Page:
The key to developing fighters off the mat isn’t all about bodyweight exercises and core stability, its about developing all the factors that they need to be successful, and doing it in a manner that gets them ready for the competition. Unless there is a last minute change we always know when the bout is going to occur. There is no mystery, the fight didn’t just sneak up on you the way it would at the local watering hole. So training shouldn’t be erratic either with a dash of this and a touch of that.  In fact over the course of preperation the key is to develop the lacking systems in order of importance from weakest to strongest as the fight gets closer trying to improve them as a whole. If strength is their need then strength needs to be a bigger part of their prep, and it needs to be done in a way that doesn’t confuse the system. For example you wouldn’t do six triples in the snatch followed by 150 Screen Shot 2012-04-13 at 12.03.24 AMkettle swings followed by five sets of four in the  squat. It just doesn’t make sense to the body or the nervous system from a chemical or psychological perspective but that is how a lot of people train.  Fighters need to block their training better so that there is a start and conclusion to each session. Your anaerobic capacity work cannot be done with your maximal strength work because the increase in lactate decreases contractile properties of  fast twitch muscle resulting in poor  effort based on the principals of a 1rm continuum.  Or  lets look at the inverse, you cannot train your capacity system with maximal load because the muscular system will fail repeated efforts long before the desired training state is achieved.  So coming from a grueling mat session straight into a strength session without any break is a waste, any success they are having, while  doing this will ultimately fail in compression to what they could achieve if there was more thought to the structure of their training day. Especially professional fighters that have gotten to a point of living that allow them to organize their day around their training.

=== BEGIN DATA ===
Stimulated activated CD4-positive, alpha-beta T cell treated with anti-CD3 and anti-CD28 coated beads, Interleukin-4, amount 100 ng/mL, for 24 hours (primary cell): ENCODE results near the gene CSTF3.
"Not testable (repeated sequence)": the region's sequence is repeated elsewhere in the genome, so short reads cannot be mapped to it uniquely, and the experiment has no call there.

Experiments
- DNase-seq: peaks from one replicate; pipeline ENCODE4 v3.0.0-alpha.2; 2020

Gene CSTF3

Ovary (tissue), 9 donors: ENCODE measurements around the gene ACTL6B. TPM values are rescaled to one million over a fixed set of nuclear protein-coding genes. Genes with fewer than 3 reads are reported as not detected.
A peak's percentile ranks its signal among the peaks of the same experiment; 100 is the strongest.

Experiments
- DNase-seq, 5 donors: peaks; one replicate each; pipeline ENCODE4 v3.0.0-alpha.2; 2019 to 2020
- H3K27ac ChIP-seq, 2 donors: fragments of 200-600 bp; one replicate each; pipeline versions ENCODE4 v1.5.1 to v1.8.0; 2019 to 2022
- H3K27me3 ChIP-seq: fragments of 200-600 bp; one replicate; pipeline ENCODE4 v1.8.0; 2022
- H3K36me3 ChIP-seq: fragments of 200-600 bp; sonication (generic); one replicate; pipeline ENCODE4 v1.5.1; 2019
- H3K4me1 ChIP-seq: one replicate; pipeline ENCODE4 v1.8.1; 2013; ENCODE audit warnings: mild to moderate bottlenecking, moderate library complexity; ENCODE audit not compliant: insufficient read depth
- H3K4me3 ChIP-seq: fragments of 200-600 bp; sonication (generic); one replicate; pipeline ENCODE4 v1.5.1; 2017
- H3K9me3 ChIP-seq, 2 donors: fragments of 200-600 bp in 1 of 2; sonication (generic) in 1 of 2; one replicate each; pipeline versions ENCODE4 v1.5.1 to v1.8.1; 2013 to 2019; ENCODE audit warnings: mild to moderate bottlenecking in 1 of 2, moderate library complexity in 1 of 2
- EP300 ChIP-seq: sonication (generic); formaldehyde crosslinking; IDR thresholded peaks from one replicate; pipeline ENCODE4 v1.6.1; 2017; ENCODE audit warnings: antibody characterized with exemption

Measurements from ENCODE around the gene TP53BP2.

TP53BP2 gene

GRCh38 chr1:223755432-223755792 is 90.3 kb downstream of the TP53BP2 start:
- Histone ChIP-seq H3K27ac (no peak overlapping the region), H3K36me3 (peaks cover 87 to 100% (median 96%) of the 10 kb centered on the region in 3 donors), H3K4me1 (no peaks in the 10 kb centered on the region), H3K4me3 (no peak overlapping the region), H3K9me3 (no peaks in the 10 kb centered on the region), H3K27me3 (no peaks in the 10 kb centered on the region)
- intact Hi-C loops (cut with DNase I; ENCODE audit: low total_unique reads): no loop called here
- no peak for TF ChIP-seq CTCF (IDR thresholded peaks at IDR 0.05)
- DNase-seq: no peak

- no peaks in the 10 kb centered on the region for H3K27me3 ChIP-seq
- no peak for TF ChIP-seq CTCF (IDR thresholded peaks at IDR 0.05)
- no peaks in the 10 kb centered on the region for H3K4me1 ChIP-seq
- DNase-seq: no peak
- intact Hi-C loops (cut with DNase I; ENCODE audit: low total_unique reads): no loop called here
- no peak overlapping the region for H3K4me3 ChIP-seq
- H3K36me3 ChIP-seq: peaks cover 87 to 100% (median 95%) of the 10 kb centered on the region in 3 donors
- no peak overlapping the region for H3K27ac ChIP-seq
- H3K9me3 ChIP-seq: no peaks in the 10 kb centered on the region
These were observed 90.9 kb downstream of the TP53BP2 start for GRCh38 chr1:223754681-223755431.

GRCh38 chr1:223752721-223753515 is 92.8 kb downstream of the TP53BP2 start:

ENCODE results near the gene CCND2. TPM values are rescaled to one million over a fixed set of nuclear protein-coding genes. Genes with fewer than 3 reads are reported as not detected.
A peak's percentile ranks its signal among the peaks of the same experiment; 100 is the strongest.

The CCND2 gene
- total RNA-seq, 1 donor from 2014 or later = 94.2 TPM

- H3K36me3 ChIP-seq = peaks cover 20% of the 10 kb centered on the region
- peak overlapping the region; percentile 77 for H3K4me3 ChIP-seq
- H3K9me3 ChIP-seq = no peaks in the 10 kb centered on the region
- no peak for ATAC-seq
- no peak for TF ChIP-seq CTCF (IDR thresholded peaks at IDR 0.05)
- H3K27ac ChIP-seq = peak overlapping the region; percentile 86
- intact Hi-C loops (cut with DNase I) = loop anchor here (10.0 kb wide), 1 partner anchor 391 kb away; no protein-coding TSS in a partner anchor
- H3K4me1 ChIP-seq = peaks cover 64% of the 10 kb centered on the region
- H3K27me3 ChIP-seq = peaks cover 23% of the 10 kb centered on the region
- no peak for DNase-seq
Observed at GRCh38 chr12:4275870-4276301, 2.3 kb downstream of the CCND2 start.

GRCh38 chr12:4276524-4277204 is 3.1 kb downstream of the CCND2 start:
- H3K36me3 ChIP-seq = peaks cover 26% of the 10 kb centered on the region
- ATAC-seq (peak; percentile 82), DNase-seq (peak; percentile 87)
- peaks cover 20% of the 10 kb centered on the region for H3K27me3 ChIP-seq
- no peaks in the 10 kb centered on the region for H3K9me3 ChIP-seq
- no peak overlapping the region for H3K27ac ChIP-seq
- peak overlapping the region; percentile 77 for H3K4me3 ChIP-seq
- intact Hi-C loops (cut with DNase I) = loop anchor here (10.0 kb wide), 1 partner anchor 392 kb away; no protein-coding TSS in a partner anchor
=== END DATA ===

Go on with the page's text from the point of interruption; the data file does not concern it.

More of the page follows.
Screen Shot 2013-01-11 at 2.36.57 PM“Dave Mazany, Former College Decathlete now MMA Fighter”